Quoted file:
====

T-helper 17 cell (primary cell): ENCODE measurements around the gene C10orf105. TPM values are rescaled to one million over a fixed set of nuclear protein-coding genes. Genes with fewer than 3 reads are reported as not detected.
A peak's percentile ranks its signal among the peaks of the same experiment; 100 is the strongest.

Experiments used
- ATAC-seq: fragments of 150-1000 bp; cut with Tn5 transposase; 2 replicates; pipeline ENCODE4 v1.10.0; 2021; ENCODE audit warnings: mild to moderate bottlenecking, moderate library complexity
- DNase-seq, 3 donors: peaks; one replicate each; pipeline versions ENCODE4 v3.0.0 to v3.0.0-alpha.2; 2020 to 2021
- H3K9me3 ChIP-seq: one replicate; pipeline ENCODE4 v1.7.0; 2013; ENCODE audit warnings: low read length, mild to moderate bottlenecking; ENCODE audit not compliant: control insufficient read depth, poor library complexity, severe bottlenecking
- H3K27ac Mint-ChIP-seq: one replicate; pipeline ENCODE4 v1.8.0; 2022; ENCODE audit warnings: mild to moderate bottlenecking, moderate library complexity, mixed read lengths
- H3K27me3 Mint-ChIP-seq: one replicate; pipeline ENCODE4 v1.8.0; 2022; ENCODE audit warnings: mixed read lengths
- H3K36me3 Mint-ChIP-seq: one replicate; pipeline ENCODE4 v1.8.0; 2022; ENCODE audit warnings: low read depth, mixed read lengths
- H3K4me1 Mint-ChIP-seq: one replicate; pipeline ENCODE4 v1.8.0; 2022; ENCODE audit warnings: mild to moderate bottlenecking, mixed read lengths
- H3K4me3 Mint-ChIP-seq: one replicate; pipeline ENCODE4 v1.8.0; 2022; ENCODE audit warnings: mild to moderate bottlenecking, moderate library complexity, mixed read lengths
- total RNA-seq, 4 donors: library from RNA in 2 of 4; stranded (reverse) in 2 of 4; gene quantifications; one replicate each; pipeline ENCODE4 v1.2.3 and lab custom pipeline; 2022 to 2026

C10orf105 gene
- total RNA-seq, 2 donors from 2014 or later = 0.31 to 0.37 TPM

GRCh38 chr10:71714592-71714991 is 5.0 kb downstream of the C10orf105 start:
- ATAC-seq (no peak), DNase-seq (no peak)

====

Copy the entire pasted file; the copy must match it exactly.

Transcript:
T-helper 17 cell (primary cell): ENCODE measurements around the gene C10orf105. TPM values are rescaled to one million over a fixed set of nuclear protein-coding genes. Genes with fewer than 3 reads are reported as not detected.
A peak's percentile ranks its signal among the peaks of the same experiment; 100 is the strongest.

Experiments used
- ATAC-seq: fragments of 150-1000 bp; cut with Tn5 transposase; 2 replicates; pipeline ENCODE4 v1.10.0; 2021; ENCODE audit warnings: mild to moderate bottlenecking, moderate library complexity
- DNase-seq, 3 donors: peaks; one replicate each; pipeline versions ENCODE4 v3.0.0 to v3.0.0-alpha.2; 2020 to 2021
- H3K9me3 ChIP-seq: one replicate; pipeline ENCODE4 v1.7.0; 2013; ENCODE audit warnings: low read length, mild to moderate bottlenecking; ENCODE audit not compliant: control insufficient read depth, poor library complexity, severe bottlenecking
- H3K27ac Mint-ChIP-seq: one replicate; pipeline ENCODE4 v1.8.0; 2022; ENCODE audit warnings: mild to moderate bottlenecking, moderate library complexity, mixed read lengths
- H3K27me3 Mint-ChIP-seq: one replicate; pipeline ENCODE4 v1.8.0; 2022; ENCODE audit warnings: mixed read lengths
- H3K36me3 Mint-ChIP-seq: one replicate; pipeline ENCODE4 v1.8.0; 2022; ENCODE audit warnings: low read depth, mixed read lengths
- H3K4me1 Mint-ChIP-seq: one replicate; pipeline ENCODE4 v1.8.0; 2022; ENCODE audit warnings: mild to moderate bottlenecking, mixed read lengths
- H3K4me3 Mint-ChIP-seq: one replicate; pipeline ENCODE4 v1.8.0; 2022; ENCODE audit warnings: mild to moderate bottlenecking, moderate library complexity, mixed read lengths
- total RNA-seq, 4 donors: library from RNA in 2 of 4; stranded (reverse) in 2 of 4; gene quantifications; one replicate each; pipeline ENCODE4 v1.2.3 and lab custom pipeline; 2022 to 2026

C10orf105 gene
- total RNA-seq, 2 donors from 2014 or later = 0.31 to 0.37 TPM

GRCh38 chr10:71714592-71714991 is 5.0 kb downstream of the C10orf105 start:
- ATAC-seq (no peak), DNase-seq (no peak)